haemolysin


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haemolysin

(ˌhiːməʊˈlaɪsɪn; ˌhɛməʊ-; hɪˈmɒlɪsɪn) or

hemolysin

n
(Biochemistry) biochem any substance, esp an antibody, that causes the breakdown of red blood cells
ThesaurusAntonymsRelated WordsSynonymsLegend:
Noun1.haemolysin - any substance that can cause lysis (destruction) of erythrocytes (red blood cells) and the release of their hemoglobin
organic compound - any compound of carbon and another element or a radical
streptolysin - any of several hemolysins derived from strains of streptococcus
References in periodicals archive ?
Out of 100 isolates, all produced haemolysin, 85 isolates produced gelatinase, 60 isolates produced bile esculin, 06 isolates produced deoxyribonuclease and 17 isolates produced biofilm.
Several reasons explain the differences in the percentage of haemolysin production by UPEC like: source of blood, type of haemolysin produced, source of bacteria and method to screen the production ability (Al-Chalabi et al., 2010).
Bergamin and Kiosoglous (2017) reported on the role of virulence factors, such as adhesins, aerobactin, haemolysin, K-capsule, and resistance to serum killing.
The 'rose milk' observed could be associated with intravascular haemolysis by the toxin haemolysin, damage to vascular endothelial cells in udder parenchyma by pathogenic serovar like L.
All the strains isolated from infections in Galicia were characteristically tdh positive and trh negative, the only exceptions being the strains belonging to sequence type (ST) 36 isolated during the 2012 outbreak, which were positive for both haemolysin genes.
Haemolysin, which would explain the invasive nature of these bacterium appears to be the most likely candidate in these serotypes.3 Cytotoxic and haemolytic activity has been previously demonstrated in a Non-O1 strain causing bacteraemia in a patient.4 It has also been postulated that the invasive nature of the bacteria can be attributed to a toxin named the zot toxin which functions by disabling the tight junctions between the epithelial cells of the intestine.5 Infections in humans arise most commonly due to ingestion of contaminated water and raw or undercooked seafood.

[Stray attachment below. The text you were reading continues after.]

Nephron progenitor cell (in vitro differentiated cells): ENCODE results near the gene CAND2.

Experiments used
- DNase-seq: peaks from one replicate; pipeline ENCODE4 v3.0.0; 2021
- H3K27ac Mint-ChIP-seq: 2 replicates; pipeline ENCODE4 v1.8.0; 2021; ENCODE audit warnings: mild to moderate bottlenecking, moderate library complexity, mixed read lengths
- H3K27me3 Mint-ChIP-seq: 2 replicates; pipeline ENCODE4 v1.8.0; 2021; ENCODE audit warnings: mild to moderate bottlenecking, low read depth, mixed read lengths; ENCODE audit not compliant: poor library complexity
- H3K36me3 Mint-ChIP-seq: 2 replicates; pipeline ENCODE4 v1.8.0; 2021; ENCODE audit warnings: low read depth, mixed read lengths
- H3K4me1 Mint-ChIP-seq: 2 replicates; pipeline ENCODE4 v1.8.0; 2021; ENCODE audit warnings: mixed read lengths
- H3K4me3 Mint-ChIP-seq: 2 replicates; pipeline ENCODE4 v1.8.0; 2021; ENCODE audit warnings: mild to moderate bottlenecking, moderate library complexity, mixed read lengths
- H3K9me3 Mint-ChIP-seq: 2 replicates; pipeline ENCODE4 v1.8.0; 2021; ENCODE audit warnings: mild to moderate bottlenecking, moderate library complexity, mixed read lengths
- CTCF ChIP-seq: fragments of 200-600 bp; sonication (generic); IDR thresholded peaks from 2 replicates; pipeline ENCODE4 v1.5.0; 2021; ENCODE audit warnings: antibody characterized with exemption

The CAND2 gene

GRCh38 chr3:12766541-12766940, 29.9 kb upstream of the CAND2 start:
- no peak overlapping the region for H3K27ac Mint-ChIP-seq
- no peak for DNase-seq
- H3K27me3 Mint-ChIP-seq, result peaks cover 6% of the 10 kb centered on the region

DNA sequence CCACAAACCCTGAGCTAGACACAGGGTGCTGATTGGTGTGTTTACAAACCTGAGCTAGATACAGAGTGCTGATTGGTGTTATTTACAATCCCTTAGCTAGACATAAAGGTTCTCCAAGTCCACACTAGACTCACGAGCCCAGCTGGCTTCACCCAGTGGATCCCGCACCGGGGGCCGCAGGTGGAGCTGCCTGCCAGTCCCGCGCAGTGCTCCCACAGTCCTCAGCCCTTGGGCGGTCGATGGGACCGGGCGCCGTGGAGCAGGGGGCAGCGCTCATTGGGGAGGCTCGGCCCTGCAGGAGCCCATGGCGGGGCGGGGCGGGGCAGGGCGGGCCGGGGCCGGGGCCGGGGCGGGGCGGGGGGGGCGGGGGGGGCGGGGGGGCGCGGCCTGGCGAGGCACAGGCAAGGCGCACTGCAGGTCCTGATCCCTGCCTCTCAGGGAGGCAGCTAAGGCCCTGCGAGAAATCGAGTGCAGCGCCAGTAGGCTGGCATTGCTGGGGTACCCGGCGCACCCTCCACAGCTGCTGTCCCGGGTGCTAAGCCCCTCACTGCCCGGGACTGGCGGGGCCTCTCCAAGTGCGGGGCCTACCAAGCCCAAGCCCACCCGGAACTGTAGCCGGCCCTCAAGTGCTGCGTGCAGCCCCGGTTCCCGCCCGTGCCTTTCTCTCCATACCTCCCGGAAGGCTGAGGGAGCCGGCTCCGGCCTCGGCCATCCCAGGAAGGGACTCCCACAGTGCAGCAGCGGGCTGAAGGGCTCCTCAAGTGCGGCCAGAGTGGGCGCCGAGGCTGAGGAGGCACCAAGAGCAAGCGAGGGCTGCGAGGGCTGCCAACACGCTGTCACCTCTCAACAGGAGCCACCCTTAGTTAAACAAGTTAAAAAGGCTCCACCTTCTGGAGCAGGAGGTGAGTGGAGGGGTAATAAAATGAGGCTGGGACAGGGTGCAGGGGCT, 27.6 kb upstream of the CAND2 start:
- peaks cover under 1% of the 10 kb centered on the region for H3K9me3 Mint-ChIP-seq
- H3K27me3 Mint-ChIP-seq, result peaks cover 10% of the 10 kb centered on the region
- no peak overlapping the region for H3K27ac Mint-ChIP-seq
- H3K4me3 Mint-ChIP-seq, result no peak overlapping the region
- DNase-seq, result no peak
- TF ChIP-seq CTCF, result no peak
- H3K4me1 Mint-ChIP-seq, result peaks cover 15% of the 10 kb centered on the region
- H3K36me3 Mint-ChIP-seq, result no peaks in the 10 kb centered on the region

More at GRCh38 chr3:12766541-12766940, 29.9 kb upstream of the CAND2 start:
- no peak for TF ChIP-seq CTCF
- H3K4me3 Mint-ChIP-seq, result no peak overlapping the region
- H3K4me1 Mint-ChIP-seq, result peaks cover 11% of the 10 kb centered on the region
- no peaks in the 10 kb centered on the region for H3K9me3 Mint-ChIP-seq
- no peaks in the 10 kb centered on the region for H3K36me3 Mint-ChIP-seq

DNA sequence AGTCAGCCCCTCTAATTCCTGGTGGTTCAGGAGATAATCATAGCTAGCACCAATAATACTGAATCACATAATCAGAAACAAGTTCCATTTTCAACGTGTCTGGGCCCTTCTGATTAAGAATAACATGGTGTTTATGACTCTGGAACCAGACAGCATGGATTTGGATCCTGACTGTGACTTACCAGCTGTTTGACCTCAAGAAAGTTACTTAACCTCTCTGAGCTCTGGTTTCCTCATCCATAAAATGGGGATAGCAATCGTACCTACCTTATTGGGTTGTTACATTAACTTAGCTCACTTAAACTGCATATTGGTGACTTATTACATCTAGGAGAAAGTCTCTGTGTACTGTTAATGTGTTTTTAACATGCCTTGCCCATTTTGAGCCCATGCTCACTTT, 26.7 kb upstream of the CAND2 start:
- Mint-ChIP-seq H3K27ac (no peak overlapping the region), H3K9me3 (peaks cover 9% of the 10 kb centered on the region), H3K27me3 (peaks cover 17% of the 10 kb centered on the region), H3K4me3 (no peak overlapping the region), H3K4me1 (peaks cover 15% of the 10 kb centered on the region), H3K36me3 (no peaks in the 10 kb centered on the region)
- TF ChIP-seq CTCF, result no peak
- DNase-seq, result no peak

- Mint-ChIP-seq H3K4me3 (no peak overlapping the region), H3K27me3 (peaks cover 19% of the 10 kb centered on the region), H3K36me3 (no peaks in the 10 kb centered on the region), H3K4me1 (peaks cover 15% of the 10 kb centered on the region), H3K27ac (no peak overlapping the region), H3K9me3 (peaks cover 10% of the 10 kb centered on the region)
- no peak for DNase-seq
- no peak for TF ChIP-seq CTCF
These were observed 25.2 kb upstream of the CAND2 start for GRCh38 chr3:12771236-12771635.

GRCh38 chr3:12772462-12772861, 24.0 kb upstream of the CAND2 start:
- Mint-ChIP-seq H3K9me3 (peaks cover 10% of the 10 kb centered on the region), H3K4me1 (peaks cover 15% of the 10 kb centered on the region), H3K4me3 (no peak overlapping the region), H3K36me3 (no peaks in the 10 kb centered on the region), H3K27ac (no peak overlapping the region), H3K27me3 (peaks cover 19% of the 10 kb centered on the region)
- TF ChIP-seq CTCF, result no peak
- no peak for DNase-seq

Haemolysin. Pure cultures of the bacterial isolates were grown on the surface of 5% defibrinated sheep blood agar in a trypticase soy agar base (Difco) and incubated at 37[degrees]C for 72 h.
The microbial growing is suspected, by inconspicuous hemolytic zones at 24 hours (h) of incubation at 37[degrees]C on bovine blood agar, thereafter at 48 h and with an exhaustive macroscopic examination, it is possible to see white pin point colonies with 1-2 mm diameter, surrounded by a more prominent total ([beta]) hemolysis [9, 46, 57], it is partially acid-alcohol resistant and has a fermentative metabolism [35]; unlike clinical samples, cultures do not have a characteristic odor; CAMP test is helpful to confirm the identification [13,31] and differentiation from Arcanobacterium haemolyticum, which inhibit Staphylococcus aureus [beta] haemolysin [47].
intermedius) carry several virulence factors i.e coagulase, clumping factors, haemolysin and leukotoxin, pyogenic toxins comprising staphylococcal enterotoxins, toxic shock syndrome toxin 1, and S.
Some of these virulence genes include the outer membrane protein (ompW) gene, toxR regulon, Zonula occludens toxin (zot) gene, pore-forming toxin haemolysin (hlyA), and the heat-stable enterotoxin (stn/sto) gene.
Maha et al., "Candida albicans Isolates from a Malaysian hospital exhibit more potent phospholipase and haemolysin activities than non-albicans Candida isolates," Tropical Biomedicine, vol.